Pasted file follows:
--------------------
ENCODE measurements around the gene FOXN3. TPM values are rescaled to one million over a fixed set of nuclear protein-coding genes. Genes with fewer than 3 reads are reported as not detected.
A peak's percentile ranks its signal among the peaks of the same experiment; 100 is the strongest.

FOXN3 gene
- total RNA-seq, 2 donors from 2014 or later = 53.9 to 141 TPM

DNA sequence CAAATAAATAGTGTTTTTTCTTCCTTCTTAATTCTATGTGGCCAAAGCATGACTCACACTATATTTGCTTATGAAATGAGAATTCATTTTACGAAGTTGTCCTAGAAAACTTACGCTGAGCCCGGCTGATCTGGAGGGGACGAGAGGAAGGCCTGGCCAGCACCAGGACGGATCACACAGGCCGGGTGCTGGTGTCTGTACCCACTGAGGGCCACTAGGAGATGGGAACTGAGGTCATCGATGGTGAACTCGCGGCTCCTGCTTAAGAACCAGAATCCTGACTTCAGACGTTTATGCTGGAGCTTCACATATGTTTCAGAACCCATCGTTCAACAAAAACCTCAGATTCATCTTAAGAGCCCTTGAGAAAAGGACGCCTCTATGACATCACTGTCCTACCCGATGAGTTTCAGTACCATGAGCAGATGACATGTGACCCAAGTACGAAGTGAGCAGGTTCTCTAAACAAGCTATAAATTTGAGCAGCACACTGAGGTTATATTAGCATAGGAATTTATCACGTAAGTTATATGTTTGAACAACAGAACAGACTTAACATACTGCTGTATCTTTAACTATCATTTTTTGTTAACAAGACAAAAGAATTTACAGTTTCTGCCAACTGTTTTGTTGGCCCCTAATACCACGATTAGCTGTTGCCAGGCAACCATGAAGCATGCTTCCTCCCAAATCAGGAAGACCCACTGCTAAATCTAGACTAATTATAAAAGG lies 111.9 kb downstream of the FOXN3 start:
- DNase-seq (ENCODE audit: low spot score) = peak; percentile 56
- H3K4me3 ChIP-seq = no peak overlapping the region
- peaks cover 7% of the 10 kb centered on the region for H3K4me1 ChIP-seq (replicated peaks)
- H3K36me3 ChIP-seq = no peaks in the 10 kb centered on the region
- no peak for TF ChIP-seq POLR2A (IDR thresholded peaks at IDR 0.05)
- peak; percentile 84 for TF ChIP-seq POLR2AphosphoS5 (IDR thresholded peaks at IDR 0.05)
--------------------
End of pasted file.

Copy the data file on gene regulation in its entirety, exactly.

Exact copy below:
ENCODE measurements around the gene FOXN3. TPM values are rescaled to one million over a fixed set of nuclear protein-coding genes. Genes with fewer than 3 reads are reported as not detected.
A peak's percentile ranks its signal among the peaks of the same experiment; 100 is the strongest.

FOXN3 gene
- total RNA-seq, 2 donors from 2014 or later = 53.9 to 141 TPM

DNA sequence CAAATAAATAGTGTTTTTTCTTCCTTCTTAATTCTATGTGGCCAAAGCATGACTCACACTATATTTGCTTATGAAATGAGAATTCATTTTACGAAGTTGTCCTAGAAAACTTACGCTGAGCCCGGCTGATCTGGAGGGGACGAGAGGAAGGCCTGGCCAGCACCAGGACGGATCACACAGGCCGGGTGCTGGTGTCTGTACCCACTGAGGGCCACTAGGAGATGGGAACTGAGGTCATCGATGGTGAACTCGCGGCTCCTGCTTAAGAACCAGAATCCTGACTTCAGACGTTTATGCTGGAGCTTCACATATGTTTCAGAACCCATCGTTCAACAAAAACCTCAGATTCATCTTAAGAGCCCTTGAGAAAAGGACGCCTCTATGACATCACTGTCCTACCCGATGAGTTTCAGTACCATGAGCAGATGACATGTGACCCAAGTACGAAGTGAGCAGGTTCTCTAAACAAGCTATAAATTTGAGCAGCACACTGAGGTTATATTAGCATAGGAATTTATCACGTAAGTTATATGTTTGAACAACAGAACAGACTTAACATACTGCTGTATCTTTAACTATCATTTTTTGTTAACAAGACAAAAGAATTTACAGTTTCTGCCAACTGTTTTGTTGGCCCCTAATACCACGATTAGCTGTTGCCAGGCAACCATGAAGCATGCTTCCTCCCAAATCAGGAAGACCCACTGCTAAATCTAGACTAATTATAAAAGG lies 111.9 kb downstream of the FOXN3 start:
- DNase-seq (ENCODE audit: low spot score) = peak; percentile 56
- H3K4me3 ChIP-seq = no peak overlapping the region
- peaks cover 7% of the 10 kb centered on the region for H3K4me1 ChIP-seq (replicated peaks)
- H3K36me3 ChIP-seq = no peaks in the 10 kb centered on the region
- no peak for TF ChIP-seq POLR2A (IDR thresholded peaks at IDR 0.05)
- peak; percentile 84 for TF ChIP-seq POLR2AphosphoS5 (IDR thresholded peaks at IDR 0.05)